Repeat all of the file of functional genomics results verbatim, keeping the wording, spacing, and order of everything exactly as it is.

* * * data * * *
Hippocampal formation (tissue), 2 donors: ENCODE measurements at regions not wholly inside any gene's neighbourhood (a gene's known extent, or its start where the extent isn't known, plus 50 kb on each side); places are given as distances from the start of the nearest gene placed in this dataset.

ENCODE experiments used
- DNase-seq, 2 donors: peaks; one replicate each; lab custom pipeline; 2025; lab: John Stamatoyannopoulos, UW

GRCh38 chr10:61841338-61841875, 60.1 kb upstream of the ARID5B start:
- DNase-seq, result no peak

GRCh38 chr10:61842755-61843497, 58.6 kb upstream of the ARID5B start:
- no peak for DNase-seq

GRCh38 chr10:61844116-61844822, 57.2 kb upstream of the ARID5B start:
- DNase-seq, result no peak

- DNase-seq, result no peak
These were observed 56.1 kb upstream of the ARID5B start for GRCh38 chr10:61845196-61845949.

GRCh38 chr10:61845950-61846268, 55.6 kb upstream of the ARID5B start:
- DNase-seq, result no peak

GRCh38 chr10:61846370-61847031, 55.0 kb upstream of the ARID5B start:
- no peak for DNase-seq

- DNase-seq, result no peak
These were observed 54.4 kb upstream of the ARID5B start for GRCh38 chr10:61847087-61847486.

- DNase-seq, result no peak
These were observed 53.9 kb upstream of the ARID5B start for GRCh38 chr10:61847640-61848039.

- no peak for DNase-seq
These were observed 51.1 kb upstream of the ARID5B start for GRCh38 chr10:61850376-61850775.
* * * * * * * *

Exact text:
Hippocampal formation (tissue), 2 donors: ENCODE measurements at regions not wholly inside any gene's neighbourhood (a gene's known extent, or its start where the extent isn't known, plus 50 kb on each side); places are given as distances from the start of the nearest gene placed in this dataset.

ENCODE experiments used
- DNase-seq, 2 donors: peaks; one replicate each; lab custom pipeline; 2025; lab: John Stamatoyannopoulos, UW

GRCh38 chr10:61841338-61841875, 60.1 kb upstream of the ARID5B start:
- DNase-seq, result no peak

GRCh38 chr10:61842755-61843497, 58.6 kb upstream of the ARID5B start:
- no peak for DNase-seq

GRCh38 chr10:61844116-61844822, 57.2 kb upstream of the ARID5B start:
- DNase-seq, result no peak

- DNase-seq, result no peak
These were observed 56.1 kb upstream of the ARID5B start for GRCh38 chr10:61845196-61845949.

GRCh38 chr10:61845950-61846268, 55.6 kb upstream of the ARID5B start:
- DNase-seq, result no peak

GRCh38 chr10:61846370-61847031, 55.0 kb upstream of the ARID5B start:
- no peak for DNase-seq

- DNase-seq, result no peak
These were observed 54.4 kb upstream of the ARID5B start for GRCh38 chr10:61847087-61847486.

- DNase-seq, result no peak
These were observed 53.9 kb upstream of the ARID5B start for GRCh38 chr10:61847640-61848039.

- no peak for DNase-seq
These were observed 51.1 kb upstream of the ARID5B start for GRCh38 chr10:61850376-61850775.